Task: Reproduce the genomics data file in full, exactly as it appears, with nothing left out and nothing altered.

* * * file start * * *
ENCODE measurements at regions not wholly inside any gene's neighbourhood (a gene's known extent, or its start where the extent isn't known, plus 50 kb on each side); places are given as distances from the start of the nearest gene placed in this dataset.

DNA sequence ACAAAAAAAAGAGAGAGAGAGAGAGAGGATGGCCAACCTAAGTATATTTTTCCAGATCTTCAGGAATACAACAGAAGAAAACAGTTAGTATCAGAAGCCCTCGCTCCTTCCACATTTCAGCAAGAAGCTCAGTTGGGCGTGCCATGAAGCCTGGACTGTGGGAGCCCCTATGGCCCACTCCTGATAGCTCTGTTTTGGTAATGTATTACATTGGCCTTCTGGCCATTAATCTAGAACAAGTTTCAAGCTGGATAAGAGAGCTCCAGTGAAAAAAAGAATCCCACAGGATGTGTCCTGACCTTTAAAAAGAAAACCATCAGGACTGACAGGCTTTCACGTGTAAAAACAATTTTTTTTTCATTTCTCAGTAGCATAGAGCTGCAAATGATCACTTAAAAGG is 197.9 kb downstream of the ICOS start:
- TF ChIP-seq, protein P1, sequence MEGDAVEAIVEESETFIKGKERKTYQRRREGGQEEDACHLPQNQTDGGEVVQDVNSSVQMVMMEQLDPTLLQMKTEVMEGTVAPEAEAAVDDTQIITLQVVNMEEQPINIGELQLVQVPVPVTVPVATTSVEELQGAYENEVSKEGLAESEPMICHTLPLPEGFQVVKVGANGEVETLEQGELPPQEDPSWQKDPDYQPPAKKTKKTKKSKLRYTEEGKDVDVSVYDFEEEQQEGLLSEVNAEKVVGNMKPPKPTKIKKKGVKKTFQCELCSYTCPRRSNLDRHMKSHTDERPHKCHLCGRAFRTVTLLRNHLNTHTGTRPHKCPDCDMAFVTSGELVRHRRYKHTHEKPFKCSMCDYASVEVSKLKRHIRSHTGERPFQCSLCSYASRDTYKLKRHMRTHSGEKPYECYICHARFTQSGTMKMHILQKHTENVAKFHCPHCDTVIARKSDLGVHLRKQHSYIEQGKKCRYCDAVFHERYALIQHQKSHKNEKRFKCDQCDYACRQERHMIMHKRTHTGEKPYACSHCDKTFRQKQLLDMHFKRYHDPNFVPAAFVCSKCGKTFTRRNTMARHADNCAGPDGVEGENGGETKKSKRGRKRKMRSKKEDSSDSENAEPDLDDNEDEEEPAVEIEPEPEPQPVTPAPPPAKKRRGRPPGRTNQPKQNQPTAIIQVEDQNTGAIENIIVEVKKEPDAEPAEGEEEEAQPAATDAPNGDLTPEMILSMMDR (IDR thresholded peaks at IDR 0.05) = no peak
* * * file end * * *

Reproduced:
ENCODE measurements at regions not wholly inside any gene's neighbourhood (a gene's known extent, or its start where the extent isn't known, plus 50 kb on each side); places are given as distances from the start of the nearest gene placed in this dataset.

DNA sequence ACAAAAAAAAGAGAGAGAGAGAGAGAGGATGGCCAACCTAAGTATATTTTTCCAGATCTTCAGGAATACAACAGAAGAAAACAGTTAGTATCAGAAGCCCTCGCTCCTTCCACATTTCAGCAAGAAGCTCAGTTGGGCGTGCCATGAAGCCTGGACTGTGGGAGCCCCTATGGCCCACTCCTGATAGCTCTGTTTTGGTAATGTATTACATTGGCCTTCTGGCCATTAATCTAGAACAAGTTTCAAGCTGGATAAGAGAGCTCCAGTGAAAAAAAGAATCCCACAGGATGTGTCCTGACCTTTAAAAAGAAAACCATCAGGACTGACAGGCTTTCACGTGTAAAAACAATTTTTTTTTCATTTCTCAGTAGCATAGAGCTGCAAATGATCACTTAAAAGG is 197.9 kb downstream of the ICOS start:
- TF ChIP-seq, protein P1, sequence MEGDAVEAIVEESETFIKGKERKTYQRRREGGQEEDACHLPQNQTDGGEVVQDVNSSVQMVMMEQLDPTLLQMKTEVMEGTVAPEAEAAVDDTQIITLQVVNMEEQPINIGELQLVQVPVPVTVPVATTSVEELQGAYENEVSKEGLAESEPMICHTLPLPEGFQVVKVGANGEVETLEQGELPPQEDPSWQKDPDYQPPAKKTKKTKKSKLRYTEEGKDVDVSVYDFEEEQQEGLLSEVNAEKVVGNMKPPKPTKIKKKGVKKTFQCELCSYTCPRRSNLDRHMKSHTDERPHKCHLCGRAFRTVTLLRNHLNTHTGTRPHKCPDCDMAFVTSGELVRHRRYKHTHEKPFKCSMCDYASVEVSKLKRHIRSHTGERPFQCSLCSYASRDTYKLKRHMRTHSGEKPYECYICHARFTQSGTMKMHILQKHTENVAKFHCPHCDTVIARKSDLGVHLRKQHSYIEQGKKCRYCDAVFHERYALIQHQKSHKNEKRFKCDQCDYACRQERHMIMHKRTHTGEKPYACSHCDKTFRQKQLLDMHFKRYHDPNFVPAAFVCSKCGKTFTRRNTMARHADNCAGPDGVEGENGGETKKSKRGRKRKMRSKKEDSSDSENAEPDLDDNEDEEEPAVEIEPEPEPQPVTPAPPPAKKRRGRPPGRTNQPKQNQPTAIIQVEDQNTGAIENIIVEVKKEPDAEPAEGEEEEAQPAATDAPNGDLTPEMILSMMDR (IDR thresholded peaks at IDR 0.05) = no peak